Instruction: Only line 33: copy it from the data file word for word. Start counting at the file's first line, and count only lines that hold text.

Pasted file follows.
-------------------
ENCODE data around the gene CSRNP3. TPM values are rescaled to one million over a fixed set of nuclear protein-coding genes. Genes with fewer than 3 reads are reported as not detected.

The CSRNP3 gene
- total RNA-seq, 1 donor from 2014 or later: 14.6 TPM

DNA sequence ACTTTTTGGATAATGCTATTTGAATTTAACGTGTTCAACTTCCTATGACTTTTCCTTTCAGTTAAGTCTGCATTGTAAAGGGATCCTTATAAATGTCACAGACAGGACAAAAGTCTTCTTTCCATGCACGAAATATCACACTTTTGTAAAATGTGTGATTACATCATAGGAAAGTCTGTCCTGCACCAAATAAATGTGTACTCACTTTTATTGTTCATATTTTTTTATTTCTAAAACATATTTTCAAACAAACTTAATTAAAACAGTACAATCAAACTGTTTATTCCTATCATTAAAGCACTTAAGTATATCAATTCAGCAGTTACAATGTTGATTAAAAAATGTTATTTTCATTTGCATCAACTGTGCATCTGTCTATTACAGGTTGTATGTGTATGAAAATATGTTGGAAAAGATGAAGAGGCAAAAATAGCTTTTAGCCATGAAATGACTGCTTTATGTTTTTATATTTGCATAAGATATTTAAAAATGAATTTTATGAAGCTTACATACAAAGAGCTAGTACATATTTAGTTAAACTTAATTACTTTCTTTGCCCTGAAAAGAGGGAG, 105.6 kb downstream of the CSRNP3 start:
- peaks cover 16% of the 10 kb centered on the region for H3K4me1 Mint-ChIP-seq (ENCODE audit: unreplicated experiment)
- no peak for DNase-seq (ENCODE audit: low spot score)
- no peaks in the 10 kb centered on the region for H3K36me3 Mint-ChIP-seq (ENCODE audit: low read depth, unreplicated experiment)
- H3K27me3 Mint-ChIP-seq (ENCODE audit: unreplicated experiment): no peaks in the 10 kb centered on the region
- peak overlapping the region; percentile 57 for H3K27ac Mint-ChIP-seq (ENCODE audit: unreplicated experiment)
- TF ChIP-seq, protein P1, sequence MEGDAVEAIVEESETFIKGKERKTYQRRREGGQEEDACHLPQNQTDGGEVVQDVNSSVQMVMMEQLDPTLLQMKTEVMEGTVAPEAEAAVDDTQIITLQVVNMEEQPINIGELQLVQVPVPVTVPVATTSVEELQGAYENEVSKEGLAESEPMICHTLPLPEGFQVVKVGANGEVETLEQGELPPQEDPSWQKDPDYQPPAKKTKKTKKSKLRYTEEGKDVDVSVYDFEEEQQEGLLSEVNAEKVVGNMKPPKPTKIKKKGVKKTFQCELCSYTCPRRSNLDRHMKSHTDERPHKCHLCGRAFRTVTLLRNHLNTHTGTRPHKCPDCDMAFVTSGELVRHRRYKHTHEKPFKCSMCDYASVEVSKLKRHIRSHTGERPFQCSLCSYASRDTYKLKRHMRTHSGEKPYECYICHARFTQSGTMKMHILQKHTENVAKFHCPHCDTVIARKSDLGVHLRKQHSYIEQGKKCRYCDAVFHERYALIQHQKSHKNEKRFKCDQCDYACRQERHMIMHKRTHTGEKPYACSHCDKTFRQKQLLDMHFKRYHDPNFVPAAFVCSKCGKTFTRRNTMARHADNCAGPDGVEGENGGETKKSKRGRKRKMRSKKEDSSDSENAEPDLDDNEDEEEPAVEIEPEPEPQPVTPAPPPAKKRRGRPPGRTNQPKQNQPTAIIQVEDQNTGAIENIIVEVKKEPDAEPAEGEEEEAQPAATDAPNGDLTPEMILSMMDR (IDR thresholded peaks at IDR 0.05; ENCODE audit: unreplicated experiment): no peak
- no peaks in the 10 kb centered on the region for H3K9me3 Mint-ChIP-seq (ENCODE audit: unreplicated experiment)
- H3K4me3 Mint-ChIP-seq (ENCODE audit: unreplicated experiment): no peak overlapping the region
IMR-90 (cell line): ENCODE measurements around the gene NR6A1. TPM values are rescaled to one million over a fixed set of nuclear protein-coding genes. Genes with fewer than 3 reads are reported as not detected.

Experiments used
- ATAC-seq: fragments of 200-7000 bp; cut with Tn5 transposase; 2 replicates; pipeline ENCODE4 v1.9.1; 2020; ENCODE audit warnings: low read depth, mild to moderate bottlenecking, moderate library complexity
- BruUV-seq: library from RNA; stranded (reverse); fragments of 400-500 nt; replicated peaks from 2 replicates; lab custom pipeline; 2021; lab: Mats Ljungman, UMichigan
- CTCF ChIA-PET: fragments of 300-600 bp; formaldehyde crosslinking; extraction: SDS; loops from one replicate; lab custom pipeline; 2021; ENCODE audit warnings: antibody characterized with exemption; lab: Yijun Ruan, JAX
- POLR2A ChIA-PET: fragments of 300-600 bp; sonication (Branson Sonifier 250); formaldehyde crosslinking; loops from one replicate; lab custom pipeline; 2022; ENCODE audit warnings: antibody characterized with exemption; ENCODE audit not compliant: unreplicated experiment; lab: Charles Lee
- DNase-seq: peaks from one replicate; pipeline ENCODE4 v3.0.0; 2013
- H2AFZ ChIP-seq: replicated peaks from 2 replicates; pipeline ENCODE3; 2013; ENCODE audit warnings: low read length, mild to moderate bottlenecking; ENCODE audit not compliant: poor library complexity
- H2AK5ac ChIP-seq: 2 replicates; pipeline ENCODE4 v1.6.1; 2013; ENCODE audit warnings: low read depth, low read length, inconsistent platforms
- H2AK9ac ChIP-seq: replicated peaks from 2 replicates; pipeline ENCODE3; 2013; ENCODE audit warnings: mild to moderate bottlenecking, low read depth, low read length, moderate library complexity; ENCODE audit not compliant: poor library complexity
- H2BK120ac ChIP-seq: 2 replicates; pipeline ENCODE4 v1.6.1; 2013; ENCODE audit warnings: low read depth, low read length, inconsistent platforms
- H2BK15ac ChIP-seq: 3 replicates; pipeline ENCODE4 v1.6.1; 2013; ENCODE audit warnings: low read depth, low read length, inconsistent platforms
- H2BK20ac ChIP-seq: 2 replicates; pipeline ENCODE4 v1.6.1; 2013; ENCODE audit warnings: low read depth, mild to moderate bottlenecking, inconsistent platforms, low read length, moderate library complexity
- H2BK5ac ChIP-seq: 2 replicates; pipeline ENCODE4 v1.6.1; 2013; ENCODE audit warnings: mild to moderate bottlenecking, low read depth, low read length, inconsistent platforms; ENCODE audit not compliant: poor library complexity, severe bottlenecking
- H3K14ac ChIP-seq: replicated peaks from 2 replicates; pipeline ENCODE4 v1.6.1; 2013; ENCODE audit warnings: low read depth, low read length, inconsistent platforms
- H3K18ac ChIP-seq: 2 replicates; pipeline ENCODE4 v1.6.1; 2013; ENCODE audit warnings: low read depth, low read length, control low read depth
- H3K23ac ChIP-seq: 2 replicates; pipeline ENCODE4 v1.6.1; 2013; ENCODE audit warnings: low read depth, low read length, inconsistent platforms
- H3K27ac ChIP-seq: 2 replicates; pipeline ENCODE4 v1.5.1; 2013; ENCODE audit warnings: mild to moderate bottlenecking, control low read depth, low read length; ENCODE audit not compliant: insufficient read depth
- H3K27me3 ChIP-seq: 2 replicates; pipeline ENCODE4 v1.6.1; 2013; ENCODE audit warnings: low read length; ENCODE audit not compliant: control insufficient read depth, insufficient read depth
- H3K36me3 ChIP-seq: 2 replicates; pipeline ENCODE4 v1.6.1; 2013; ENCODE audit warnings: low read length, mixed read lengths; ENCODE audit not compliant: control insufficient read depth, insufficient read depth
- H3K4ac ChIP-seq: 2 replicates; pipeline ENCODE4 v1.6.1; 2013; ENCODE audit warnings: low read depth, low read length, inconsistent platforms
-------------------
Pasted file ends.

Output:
- H3K4ac ChIP-seq: 2 replicates; pipeline ENCODE4 v1.6.1; 2013; ENCODE audit warnings: low read depth, low read length, inconsistent platforms